Take genetic research. Just last year a two-decade-old University of California project developing transgenic goats that produce inherently anti-diarrheal milk (among the world’s poorer populations, diarrhea is a significant killer of young children) began shifting its technology to Brazil. In the U.S., the research had languished under a politically driven Food and Drug Administration reluctant to make decisions on how best to regulate biotech science (it took them 10 years to issue guidance on the matter), and was scraping by on meager federal grants. Brazil, eager to establish a robust biotech sector, offered them $3.5 million and room to breathe.

This kind of technological exodus isn’t new and happens for a variety of reasons, but it tends to happen most when leaders take the short view. When oil prices soared in the 1970s, the U.S. poured resources into various technologies that might reduce its dependency on OPEC, one of which was batteries. But when gas prices returned to normal, the federal dollars evaporated and scientists abandoned their research. However, the Japanese saw the long-term value and plucked that existing research from the trash heap, building upon it over the years. Now Japan (and other East Asian nations) own the global lithium-ion industry. America scrambles to catch up.

Bureaucratic foot-dragging and budgetary short-sightedness will send our best minds (and their badass genetically modified goats) packing for greener pastures. But Big Science–be it the moon landing or a smart grid or a whole new kind of battery–does the opposite. It ignites our creative engine, generating positive educational and economic feedback loops that fuel it.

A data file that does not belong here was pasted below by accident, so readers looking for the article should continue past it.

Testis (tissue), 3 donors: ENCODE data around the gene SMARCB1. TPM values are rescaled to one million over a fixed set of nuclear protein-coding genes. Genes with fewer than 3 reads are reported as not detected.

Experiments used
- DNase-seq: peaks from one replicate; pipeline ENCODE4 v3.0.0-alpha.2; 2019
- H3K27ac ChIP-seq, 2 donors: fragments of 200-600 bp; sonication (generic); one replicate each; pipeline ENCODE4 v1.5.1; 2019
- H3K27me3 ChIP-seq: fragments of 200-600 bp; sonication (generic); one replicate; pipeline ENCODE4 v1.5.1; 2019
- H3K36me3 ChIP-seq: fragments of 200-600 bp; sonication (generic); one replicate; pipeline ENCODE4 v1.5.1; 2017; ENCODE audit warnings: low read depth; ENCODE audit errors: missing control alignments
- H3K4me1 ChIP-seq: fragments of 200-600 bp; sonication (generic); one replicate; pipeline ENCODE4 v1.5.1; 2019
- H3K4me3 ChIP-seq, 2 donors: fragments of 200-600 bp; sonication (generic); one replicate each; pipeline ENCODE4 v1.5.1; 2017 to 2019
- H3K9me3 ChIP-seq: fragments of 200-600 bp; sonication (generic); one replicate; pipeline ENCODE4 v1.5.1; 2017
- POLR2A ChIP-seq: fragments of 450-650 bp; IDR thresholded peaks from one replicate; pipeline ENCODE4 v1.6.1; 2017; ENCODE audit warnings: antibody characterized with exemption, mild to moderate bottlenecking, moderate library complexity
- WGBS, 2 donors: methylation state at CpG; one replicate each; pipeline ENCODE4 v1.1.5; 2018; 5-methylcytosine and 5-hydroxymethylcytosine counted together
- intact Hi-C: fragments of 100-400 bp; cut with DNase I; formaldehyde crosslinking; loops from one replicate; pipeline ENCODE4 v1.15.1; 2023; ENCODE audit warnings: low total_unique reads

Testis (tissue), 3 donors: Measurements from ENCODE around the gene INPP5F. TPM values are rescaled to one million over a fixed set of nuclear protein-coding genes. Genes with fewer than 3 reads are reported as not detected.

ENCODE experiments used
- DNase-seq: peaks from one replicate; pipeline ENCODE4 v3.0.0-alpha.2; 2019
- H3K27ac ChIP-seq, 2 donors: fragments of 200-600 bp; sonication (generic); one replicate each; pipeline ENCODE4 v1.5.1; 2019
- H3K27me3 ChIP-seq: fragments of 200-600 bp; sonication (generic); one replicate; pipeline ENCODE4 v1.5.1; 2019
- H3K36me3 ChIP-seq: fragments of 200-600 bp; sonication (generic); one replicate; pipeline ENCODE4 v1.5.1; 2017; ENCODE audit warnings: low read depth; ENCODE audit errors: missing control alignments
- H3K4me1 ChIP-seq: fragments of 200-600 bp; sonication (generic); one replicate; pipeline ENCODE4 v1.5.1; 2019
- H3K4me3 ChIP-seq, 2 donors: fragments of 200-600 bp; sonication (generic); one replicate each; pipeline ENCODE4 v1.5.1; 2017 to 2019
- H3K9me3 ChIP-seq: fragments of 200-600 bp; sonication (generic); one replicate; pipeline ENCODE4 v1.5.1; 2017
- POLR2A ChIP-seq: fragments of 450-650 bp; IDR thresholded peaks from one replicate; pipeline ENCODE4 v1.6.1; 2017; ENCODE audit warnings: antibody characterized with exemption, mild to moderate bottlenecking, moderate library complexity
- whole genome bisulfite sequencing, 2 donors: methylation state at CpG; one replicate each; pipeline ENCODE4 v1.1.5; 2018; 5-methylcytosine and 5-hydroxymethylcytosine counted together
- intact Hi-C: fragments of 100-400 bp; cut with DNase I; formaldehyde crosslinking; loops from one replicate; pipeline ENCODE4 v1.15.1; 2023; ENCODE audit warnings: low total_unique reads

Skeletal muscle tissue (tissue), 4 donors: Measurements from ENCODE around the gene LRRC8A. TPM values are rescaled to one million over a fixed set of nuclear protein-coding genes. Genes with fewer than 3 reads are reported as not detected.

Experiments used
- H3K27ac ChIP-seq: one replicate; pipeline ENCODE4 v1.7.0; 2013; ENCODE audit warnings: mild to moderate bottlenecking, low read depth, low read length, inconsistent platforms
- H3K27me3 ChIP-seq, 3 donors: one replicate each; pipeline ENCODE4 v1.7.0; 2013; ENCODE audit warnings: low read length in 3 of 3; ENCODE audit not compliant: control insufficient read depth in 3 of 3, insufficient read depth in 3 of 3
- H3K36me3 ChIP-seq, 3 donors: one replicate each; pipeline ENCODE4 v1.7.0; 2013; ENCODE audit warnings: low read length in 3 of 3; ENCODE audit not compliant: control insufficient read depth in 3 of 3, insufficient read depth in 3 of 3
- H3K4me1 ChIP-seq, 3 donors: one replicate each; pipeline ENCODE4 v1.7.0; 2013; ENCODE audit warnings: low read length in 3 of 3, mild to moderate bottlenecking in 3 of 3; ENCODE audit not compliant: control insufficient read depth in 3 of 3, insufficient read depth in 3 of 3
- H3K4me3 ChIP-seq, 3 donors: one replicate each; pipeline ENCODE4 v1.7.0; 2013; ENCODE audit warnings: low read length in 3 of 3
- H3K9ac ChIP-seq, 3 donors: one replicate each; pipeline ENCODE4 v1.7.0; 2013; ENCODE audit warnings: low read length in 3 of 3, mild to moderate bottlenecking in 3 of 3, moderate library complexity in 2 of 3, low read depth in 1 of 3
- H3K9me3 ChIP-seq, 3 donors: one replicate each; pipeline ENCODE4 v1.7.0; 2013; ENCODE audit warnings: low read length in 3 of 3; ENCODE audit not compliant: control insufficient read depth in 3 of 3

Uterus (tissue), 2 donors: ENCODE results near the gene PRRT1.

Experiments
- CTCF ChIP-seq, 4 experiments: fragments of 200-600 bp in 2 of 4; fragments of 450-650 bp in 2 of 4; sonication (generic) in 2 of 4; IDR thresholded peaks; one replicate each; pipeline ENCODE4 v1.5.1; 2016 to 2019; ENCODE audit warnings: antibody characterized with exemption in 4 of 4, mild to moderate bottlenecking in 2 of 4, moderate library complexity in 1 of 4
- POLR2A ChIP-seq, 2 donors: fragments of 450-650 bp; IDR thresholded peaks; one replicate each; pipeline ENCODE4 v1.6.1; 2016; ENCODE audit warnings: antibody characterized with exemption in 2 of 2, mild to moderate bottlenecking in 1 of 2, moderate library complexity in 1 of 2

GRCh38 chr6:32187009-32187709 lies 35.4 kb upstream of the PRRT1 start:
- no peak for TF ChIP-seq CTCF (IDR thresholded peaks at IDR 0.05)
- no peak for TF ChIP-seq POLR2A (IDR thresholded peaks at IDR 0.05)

It also concentrates intellectual capital. Just look at the Large Hadron Collider: When Tevatron shuts down, the LHC will be a science experiment without any real peers, the sole contender to discover (or disprove) the Higgs Boson and the standard model of physics and who knows what else. Physicists all over the world who want to do Big Particle Physics–including Americans–will go to Geneva to do so.

So what’s America’s next big thing? After the last “Sputnik moment” (the real one) the path forward was clearly defined by the President: go to space and win. We lack that kind of focus these days, but there are any number of Big Science challenges that need to be hacked, problems whose solutions will seriously impact life on this planet. We could even labor to solve one of these Big Problems before the decade is out, for tradition’s sake.

A functioning fusion reactor sounds great (ITER, an international research consortium, is already planning to begin experimenting with a promising design by decade’s end–in France) . So does overhauling the national grid with superconductive materials that presently only exist in laboratory conditions. The Russians have talked about mining helium-3 on the moon by 2020, and nothing stirs up the American competitive spirit like a good contest with the Russians.

What’s important is that it’s big and superlative and a source of international awe. We need to say we’re going to do it, and then we need to follow through. This country needs something that restores our faith in American ingenuity, in our technology economy, and in our ability to do big things. President Obama is absolutely right when he says we’re playing to “win the future,” but it pays to remember that we’re not the only team on the field. If we don’t make the big plays, somebody else will.